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Thursday 27th of April 2017

"Is Her Father Chinese?"

None of the inquiries I've received from strangers have been anything other than curious; no one has ever been rude in their questioning or at my response. My daughter Kimberley is now 3 years old . When she was an infant, I found it much easier to handle those tough little situations. Now she is not only more in tune with my reactions, but she certainly understands much more of the conversation. My list of difficult questions, comments and reactions is below:

 

Situation #1: Stranger: "Is she yours?"

Me: "Yes she is." Stranger: "No, I mean is she REALLY yours?"

Until Kimberley turned two, my standard answer was to sweetly smile and say "from the very first moment I held her." That usually left the stranger standing there trying to figure out what that meant while we quickly exited from their presence. It was every bit the truth and I am left with such wonderful feelings about that moment that Kimberley would hear nothing but positive in my voice and expression. I do not know if it is the number of times I have gone through the same situation or if it is that Kimberley is now older that the line has become more difficult to deliver. When she was a baby, it was a cute, quick comeback. Now, for whatever reason, it's just more difficult for me. My feeling is that any answer at all is an invasion of Kimberley's privacy; it is her information and no one else has the right to it.

Now I try to reply with a response that I came across in one of the books that I read, "Why do you ask?" It is a splendid return, especially if the stranger responds that they have a friend interested in adoption and they were just wondering if that was our situation. I am more than happy to share with them my phone number to talk with their friends. I gladly share my experiences with adoption but refuse to go into Kimberley's background because again, that is her information. It is private and belongs to her.

However, if a stranger replies, "Oh I was just curious," I can't figure out what to say. The books suggest saying "Oh, I see" and walking off. For some reason, that line doesn't seem to roll right off my tongue, and even worse, I can't think of anything better. The battle is how to cut off someone who is clearly asking questions that are none of their business without making Kimberley feel as if I am not proud of how she joined our family. Only others in this same situation can understand that statement. I'd be very interested in how others respond.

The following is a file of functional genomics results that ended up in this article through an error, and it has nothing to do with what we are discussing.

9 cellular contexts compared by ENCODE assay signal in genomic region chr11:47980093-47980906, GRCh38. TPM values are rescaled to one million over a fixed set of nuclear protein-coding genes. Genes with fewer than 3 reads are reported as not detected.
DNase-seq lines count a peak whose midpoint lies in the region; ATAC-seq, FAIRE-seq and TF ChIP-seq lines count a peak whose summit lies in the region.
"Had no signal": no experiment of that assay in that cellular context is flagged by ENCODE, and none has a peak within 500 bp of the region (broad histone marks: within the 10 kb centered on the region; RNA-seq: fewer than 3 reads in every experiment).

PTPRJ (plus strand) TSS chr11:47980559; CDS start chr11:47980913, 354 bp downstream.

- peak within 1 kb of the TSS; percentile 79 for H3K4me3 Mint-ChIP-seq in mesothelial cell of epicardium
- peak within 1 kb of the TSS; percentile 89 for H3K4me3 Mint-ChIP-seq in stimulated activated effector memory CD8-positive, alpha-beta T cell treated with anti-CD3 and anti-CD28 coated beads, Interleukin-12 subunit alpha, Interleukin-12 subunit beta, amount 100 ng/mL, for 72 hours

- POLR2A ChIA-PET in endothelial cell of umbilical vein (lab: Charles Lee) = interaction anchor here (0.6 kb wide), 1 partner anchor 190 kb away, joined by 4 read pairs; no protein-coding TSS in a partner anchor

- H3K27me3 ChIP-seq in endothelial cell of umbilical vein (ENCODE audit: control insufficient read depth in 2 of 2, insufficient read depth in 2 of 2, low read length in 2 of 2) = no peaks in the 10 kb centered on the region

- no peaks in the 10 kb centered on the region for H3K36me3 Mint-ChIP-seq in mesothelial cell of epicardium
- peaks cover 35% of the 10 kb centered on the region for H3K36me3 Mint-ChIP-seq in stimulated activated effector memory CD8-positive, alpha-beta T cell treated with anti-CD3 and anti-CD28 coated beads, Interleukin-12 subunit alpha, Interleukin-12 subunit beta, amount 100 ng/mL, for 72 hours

Situation #2: "Is her father Chinese?"

As a single mother, this one particularly bothers me because I'm left not knowing what to say. In my bumbling, I end up replying "Yes, he is." I need suggestions on this one as it will be more of an issue as she gets older. When confronted with this type of question, one of my single friends who adopted from Latin America always replies "I don't know, I never saw him." Now when she tells this story at adoption meeings, we all just howl with laughter. I admire her nerve but am not sure I could really pull it off.

 

Situation #3: "Does she speak Chinese?"

Just recently, Dear Abby had a column on transracial adoptions in which she commented on the question of what language the child will begin speaking. Several people at work were appalled to hear that I had really had that question asked of me. They loved the response, so I'll pass it on. When people say that it sounds just like she's speaking Chinese, I look at them in all seriousness and say "Well, you did know that she's teaching me, didn't you?" You see them stand there and try to figure that one out. It works every time because we slowly exit with big smiles.

 

Situation #4: "Isn't what you've done wonderful!"

This is not so much a difficult situation as a sad one. It deals with those people who simply have no clue about adoption. It is the person who elevates me to sainthood because I adopted a child from a foreign country. I usually reply that Kimberley has added much more to my life than I could ever hope to add to hers. But it is very sad to me that folks just don't get it. I can't wait to hear what other families have to say. I'd love to find a book that really talks about this issue from the child's point of view.

 

 

 

Anne Brittle lives near Dallas and is currently celebrating the arrival of Kimberley's sister Jennifer from Viet Nam. This article was originally published in "Little Treasure" the newsletter of FCC-Seattle.

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